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Ann Thorac Surg. 2005 Jan;79(1):269-77; discussion 269-77.

Intraoperative sentinel lymph node mapping of the lung using near-infrared fluorescent quantum dots.

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  • 1Division of Cardiac Surgery, Department of Surgery, Brigham and Women's Hospital, Boston, Massachusetts 02115, USA.



The presence of lymph node metastases is an important prognostic marker with regard to non-small-cell lung cancer (NSCLC). Assessment of the sentinel lymph node (SLN) for the presence of tumor may improve staging. Our objective was to develop an optical noninvasive imaging tool that would permit intraoperative SLN mapping and provide real-time visual feedback for image-guided localization and resection.


Invisible near-infrared (NIR) light penetrates relatively deeply into tissue and background autofluorescence is low. We have developed a NIR fluorescence imaging system that simultaneously displays color video and NIR images of the surgical field. We recently engineered 15 nm nonradioactive NIR fluorescent quantum dots (QDs) as optimal lymphotrophic optical probes. The introduction of these QDs into lung tissue allows real-time visualization of draining lymphatic channels and nodes.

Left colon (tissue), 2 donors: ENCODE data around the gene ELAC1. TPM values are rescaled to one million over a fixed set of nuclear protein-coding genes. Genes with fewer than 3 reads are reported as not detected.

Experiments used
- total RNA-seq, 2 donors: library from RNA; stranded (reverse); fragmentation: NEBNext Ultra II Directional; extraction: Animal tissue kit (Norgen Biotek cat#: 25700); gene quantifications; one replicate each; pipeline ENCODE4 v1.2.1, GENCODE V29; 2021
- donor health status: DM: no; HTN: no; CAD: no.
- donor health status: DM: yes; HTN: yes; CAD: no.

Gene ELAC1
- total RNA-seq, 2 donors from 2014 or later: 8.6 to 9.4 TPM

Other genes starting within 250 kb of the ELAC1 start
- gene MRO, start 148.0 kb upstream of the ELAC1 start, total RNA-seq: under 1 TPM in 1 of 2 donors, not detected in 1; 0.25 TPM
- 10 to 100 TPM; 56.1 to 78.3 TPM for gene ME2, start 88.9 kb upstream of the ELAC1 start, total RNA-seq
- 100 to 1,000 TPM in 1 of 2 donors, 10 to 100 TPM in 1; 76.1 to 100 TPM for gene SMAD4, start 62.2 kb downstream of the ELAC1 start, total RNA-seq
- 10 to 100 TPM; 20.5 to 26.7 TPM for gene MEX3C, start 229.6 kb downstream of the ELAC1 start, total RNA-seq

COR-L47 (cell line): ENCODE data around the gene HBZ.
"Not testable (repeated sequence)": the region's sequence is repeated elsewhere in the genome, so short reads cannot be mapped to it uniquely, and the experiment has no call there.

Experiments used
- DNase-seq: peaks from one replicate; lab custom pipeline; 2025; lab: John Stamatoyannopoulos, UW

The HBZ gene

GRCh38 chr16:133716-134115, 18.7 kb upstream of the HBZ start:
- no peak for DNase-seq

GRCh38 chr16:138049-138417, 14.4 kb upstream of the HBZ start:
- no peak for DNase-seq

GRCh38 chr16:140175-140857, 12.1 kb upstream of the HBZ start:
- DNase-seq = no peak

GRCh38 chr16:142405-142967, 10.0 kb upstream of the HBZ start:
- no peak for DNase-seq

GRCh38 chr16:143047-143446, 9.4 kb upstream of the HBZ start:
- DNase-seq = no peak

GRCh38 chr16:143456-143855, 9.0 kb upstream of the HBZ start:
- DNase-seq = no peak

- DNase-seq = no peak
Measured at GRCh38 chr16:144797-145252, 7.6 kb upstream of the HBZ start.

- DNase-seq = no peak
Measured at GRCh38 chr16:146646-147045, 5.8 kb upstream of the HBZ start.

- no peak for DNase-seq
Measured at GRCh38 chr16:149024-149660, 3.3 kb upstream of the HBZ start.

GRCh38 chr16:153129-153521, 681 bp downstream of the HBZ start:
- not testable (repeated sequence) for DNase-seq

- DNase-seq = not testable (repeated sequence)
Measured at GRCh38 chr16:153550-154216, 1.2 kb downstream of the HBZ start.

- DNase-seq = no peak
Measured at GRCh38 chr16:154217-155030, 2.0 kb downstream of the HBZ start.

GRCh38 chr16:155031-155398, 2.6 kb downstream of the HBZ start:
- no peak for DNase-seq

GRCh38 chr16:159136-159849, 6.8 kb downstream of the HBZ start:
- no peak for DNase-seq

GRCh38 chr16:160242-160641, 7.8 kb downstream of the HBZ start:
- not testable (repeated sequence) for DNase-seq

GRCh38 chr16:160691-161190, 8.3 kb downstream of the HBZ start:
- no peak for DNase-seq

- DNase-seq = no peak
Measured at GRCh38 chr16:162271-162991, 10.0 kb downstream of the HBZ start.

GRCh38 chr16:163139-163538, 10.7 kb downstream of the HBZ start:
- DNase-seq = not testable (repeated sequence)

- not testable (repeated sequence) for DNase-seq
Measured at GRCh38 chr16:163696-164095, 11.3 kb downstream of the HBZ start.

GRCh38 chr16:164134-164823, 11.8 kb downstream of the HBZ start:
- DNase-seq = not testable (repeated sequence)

In 12 Yorkshire pigs (mean weight 35 kg) we demonstrated that 200 pmol of NIR QDs injected into lobar parenchyma accurately maps lymphatic drainage and the SLN. All SLNs were strongly fluorescent and easily visualized within 5 minutes of injection. In 14 separate injections QDs localized to a mediastinal node, whereas in 2 injections QDs localized to a hilar intraparenchymal node. Histologic analysis in all cases confirmed the presence of nodal tissue.


We report a highly sensitive rapid technique for SLN mapping of the lung. This technique permits precise real-time imaging and therefore overcomes many limitations of currently available techniques.

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